Amanda Cassidy, Consultant
As part of the diverse discussions around health care reform, many have looked to refining Medicare payment systems as a way to give health care practitioners and providers greater incentives to deliver care more efficiently, and thus slow health care spending growth. Understanding how Medicare currently pays for Part B services, including drugs covered under Part B, is essential to understanding the potential impact of these types of reforms. Most items and services covered under Part B, including most Part B drugs, are paid individually, which means practitioners and providers generally receive more payments for providing more services. Some reform proposals would expand the use of bundled payments under Medicare to pay for items and services as a group, rather than separately, to curb incentives to provide unnecessary care. If such reforms were to include Part B drugs, it would be a significant change from current payment policies. A close look at coverage and payment for Part B drugs reveals complex policies and interactions with Part D drug coverage.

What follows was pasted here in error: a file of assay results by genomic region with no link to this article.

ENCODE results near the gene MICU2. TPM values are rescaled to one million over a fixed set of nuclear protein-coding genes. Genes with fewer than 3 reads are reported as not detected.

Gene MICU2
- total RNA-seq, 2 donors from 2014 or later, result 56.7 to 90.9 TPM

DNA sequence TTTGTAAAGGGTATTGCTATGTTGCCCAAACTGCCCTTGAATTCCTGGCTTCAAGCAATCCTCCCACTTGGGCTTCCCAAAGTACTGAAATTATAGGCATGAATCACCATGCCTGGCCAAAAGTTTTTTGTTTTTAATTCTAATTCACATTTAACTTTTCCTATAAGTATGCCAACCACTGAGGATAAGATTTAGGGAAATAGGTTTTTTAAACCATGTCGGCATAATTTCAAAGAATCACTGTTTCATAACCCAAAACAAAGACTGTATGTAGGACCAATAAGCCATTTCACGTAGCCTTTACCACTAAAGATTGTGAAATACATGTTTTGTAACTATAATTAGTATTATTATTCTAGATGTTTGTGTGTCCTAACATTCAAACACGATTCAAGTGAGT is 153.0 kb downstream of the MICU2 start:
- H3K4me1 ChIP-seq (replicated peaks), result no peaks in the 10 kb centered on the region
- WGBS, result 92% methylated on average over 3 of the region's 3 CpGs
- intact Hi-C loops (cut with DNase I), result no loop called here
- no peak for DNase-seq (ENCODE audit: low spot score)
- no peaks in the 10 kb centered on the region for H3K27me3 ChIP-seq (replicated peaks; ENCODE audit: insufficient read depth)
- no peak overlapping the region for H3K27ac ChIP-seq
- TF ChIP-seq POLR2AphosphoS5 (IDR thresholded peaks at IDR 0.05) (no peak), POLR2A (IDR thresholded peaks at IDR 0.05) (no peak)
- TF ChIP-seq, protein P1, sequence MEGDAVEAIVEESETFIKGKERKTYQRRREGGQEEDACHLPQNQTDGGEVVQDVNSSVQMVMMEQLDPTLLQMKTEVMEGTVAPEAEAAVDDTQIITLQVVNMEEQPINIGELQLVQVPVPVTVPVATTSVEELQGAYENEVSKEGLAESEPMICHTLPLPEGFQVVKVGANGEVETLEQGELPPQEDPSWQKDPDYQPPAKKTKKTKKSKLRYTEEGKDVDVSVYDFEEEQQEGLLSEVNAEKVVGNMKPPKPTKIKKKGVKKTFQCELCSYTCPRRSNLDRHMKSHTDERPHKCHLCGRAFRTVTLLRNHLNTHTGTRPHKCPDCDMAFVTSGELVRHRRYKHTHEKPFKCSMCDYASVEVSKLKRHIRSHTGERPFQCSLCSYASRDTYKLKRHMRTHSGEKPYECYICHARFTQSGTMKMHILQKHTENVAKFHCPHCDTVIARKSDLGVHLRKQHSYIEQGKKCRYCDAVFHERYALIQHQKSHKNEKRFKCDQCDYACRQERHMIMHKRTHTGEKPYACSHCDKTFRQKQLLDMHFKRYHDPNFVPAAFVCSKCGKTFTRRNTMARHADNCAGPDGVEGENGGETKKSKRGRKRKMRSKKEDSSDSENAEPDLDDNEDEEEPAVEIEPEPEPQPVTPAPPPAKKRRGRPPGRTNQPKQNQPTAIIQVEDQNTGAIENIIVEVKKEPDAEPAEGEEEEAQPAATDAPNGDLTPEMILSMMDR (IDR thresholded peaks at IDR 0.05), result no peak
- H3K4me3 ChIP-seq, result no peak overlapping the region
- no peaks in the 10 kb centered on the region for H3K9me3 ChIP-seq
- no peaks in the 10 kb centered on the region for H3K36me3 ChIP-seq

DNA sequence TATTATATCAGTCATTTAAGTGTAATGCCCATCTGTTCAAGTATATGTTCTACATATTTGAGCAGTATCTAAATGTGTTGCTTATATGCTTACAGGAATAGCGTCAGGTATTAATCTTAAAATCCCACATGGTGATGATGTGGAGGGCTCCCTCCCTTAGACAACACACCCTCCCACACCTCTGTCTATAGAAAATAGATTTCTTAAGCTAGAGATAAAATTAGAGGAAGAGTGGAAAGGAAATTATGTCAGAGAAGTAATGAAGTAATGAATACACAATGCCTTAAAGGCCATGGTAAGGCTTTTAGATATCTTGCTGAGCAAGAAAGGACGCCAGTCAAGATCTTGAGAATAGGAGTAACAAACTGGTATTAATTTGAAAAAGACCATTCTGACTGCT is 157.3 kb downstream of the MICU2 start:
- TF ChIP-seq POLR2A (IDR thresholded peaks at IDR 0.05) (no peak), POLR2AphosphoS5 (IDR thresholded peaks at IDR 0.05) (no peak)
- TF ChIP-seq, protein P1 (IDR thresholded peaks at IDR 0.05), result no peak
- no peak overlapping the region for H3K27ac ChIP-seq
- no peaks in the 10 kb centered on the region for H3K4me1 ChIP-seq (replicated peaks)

For more on public financing of prescription drugs, see "The World of Prescription Drugs: Approvals, Pricing, and Purchasing" (Fundamentals Briefing, January 30, 2009) and "The Medicaid Drug Rebate Program" (The Basics, April 13, 2009).